Fishermen recall their experiences
Among those featured in the Ebb and Flow book is 73-year-old Tony Turner – a haaf-netter for 55 years.
He tells how the ancient skill can be dangerous a lot of the time. Tony said: “You have to watch the water to see if it is calm or choppy, or if it is deep.
“You would never walk on the sand where there is plenty of shale, or small shells, because you know that’s where it is soft and you can get into difficulties. Particularly in Annan where there are sticky patches; experienced people including myself have been caught again and again.”
Stake-netter John Panczak, 58, is the last of the Newbie netsmen. He said: “I more or less learned to walk and set nets on the Solway when I was not too young to be a nuisance and old enough to be interested.
“Newbie was one of the biggest fisheries, in terms of success rate, in Scotland.
“They had known buyers and they would take all the fish we could produce: Billingsgate, Grimsby, Leeds and Manchester occasionally. These people sent up boxes for us to fill and we sent them back by the railway.”
He added: “There were once 16 nets just at Powfoot but there are none now. There may not be half a dozen people in this area, maybe even in the whole of Scotland, who would know how to set a stake net these days.”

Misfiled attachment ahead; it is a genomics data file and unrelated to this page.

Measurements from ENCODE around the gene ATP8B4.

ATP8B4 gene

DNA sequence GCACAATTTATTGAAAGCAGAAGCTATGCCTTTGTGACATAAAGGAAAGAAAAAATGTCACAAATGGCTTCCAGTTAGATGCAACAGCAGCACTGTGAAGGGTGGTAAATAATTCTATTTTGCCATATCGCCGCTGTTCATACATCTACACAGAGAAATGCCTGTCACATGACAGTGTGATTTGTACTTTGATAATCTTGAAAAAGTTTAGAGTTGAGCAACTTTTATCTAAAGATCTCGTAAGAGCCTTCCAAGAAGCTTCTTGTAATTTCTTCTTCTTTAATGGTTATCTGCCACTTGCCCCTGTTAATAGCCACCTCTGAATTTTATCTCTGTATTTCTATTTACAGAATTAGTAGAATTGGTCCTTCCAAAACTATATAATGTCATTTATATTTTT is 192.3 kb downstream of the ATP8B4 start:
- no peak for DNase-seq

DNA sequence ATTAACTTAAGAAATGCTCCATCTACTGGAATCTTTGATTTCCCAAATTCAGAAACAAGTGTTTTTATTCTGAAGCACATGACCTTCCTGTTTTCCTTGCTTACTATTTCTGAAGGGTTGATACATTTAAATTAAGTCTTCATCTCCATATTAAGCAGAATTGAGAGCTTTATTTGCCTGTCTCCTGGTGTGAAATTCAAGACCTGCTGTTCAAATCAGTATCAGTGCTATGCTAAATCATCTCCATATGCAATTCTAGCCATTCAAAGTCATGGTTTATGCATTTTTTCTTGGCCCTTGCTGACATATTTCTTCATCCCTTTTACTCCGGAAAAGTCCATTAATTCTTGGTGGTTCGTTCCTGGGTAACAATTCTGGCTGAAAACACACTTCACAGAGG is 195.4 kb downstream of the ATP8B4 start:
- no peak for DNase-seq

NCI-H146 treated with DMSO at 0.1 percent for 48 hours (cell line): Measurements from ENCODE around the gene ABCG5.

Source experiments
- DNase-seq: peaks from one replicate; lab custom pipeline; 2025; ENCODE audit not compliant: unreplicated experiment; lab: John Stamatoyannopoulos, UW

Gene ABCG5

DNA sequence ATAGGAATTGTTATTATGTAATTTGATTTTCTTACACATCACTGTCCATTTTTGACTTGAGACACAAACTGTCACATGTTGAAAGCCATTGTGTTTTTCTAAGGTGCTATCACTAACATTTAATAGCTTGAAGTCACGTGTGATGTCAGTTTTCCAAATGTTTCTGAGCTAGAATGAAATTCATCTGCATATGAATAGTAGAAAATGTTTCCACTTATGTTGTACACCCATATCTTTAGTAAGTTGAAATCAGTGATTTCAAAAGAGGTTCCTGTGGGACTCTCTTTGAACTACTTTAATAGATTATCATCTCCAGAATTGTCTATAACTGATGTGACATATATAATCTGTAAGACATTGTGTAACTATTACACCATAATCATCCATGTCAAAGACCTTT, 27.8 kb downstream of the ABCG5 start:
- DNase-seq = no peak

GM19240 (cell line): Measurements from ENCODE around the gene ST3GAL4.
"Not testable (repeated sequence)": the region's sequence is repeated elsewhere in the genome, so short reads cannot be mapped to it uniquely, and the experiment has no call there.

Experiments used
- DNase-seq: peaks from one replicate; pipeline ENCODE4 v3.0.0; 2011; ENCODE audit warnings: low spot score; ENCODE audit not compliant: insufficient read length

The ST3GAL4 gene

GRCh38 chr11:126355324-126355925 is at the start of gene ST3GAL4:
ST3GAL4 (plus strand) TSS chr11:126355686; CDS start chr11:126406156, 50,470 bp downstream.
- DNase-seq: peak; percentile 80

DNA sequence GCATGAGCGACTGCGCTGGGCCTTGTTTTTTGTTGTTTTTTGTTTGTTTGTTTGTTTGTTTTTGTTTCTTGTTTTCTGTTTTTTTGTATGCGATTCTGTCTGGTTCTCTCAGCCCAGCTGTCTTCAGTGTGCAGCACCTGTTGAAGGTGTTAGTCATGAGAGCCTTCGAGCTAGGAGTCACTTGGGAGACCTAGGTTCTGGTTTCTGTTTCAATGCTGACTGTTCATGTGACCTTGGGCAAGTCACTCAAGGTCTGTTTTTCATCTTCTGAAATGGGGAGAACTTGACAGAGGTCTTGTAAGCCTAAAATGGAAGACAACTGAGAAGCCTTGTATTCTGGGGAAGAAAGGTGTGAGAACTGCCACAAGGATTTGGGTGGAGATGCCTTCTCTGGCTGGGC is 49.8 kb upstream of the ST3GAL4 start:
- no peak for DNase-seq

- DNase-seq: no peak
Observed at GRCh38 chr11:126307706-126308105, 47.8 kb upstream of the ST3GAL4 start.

George Chalmers, 89, of Back of the Hill, is known for his shrimping, whammel-netting, stake and poke net fishing.
He said: “I fished as a boy during the summer holidays, slept on the boat, worked the tides and swam in the river inbetween. I was never paid; I just enjoyed it. We fished mainly for shrimps as they were a reliable source of income.”
The boats had to use Waterfoot as they couldn’t get up to the Welldale at low tides. George added: “There was no landing stage at Waterfoot and the men had to plough through the mud to get the shrimps on to the land.”
He remembers that during the Second World War the Solway was known as Hudson Bay because of the number of planes that went down.
He lost his father and uncle to the sea on The Jean on December 13, 1961 off Skinburness in an 18ft tide.
George said: “It hit a big steel buoy in the channel in dark and dirty water. My uncle’s body was washed up 11 months later and found near the Silloth shoreline but my father has never been found.”
Boat fisherman Alex Thorburn said: “My family had been involved in fishing for three generations; haaf-netting, poke-netting and stake-netting. My grandfather had a fish shop in the town, roughly where the Solway Cafe is now.
“Once in the waters between the Isle of Man and Whitehaven, in a force eight gale, I was pitched into the sea. All the crew could see of me was my red balaclava bobbing in the water some distance away. I was lucky.”
Shelling or picking shrimps was once a thriving seasonal industry in Annan for women. One lady, Patricia Willacy, said the pickery became a “sociable hub” where friendships and gossip thrived.
Weel kent George Chalmers, 89, of Back of the Hill
Care Tony Turner, a haaf-netter for 55 years
Overboard Alex Thorburn